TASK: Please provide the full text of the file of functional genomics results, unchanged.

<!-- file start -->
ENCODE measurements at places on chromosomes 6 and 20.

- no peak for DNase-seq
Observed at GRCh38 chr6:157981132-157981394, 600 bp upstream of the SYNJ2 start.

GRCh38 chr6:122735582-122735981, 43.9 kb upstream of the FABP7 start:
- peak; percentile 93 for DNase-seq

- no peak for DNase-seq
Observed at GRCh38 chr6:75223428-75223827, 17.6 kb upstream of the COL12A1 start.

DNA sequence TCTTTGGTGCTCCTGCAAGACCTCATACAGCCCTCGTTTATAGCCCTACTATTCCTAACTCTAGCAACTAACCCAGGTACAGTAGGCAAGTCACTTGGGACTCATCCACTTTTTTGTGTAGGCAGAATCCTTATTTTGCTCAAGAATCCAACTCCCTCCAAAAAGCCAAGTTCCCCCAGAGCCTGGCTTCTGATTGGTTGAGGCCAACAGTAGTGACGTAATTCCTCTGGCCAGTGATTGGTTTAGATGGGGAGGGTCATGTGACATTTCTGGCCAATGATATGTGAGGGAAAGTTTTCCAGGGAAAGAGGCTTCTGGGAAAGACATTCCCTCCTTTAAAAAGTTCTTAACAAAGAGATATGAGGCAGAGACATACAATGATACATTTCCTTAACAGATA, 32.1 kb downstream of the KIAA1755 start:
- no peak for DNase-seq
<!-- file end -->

ENCODE measurements at places on chromosomes 6 and 20.

- no peak for DNase-seq
Observed at GRCh38 chr6:157981132-157981394, 600 bp upstream of the SYNJ2 start.

GRCh38 chr6:122735582-122735981, 43.9 kb upstream of the FABP7 start:
- peak; percentile 93 for DNase-seq

- no peak for DNase-seq
Observed at GRCh38 chr6:75223428-75223827, 17.6 kb upstream of the COL12A1 start.

DNA sequence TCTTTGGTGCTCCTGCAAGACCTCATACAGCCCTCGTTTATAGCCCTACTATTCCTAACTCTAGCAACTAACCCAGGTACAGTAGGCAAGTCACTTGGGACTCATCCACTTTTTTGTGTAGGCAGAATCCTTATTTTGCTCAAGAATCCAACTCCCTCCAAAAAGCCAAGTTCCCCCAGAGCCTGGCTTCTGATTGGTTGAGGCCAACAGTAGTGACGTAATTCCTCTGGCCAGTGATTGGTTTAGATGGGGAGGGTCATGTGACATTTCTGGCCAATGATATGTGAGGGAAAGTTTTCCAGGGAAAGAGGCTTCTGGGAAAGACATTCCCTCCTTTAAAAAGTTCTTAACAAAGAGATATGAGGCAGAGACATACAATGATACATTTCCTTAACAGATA, 32.1 kb downstream of the KIAA1755 start:
- no peak for DNase-seq